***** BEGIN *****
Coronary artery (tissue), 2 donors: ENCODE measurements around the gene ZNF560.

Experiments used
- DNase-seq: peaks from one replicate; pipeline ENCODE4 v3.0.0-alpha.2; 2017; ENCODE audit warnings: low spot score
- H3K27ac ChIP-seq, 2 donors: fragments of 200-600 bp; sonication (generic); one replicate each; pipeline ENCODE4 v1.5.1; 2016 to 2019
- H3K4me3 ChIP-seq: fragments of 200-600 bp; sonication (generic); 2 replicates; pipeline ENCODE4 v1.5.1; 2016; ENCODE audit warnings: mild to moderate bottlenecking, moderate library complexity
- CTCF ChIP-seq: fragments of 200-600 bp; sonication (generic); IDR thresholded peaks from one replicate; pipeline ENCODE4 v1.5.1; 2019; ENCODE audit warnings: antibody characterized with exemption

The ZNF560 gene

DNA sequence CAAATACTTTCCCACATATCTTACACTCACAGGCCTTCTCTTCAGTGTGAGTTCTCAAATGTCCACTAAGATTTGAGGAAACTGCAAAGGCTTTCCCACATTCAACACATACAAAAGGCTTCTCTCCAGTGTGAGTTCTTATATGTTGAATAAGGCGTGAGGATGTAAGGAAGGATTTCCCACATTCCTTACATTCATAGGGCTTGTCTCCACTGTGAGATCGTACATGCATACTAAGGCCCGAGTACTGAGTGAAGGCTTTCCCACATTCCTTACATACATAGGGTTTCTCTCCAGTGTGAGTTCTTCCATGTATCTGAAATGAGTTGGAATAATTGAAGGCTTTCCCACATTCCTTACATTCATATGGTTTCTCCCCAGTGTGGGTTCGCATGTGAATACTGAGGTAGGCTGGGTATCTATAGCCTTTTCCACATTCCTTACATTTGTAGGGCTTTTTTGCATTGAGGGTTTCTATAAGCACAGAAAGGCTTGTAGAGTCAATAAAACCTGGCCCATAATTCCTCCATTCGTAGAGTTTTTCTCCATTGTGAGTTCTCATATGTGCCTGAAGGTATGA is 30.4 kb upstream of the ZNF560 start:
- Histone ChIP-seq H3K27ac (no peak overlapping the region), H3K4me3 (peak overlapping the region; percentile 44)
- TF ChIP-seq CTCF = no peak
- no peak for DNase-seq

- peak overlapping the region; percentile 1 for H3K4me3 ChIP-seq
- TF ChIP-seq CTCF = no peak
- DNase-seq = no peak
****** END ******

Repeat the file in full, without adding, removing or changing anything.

Coronary artery (tissue), 2 donors: ENCODE measurements around the gene ZNF560.

Experiments used
- DNase-seq: peaks from one replicate; pipeline ENCODE4 v3.0.0-alpha.2; 2017; ENCODE audit warnings: low spot score
- H3K27ac ChIP-seq, 2 donors: fragments of 200-600 bp; sonication (generic); one replicate each; pipeline ENCODE4 v1.5.1; 2016 to 2019
- H3K4me3 ChIP-seq: fragments of 200-600 bp; sonication (generic); 2 replicates; pipeline ENCODE4 v1.5.1; 2016; ENCODE audit warnings: mild to moderate bottlenecking, moderate library complexity
- CTCF ChIP-seq: fragments of 200-600 bp; sonication (generic); IDR thresholded peaks from one replicate; pipeline ENCODE4 v1.5.1; 2019; ENCODE audit warnings: antibody characterized with exemption

The ZNF560 gene

DNA sequence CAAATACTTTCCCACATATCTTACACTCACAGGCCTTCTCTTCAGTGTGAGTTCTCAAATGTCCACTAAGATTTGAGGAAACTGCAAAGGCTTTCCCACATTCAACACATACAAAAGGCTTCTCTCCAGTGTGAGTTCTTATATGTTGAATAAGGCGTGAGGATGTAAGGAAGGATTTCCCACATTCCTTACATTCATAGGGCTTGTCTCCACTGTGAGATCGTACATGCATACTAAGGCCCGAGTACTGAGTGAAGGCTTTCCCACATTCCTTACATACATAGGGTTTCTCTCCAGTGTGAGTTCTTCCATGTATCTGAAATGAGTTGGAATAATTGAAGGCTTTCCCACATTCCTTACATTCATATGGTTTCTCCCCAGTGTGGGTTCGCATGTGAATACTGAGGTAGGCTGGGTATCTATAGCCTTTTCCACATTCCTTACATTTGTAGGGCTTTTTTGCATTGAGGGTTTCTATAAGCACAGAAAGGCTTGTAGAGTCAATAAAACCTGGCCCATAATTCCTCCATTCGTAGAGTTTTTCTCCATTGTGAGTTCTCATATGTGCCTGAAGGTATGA is 30.4 kb upstream of the ZNF560 start:
- Histone ChIP-seq H3K27ac (no peak overlapping the region), H3K4me3 (peak overlapping the region; percentile 44)
- TF ChIP-seq CTCF = no peak
- no peak for DNase-seq

- peak overlapping the region; percentile 1 for H3K4me3 ChIP-seq
- TF ChIP-seq CTCF = no peak
- DNase-seq = no peak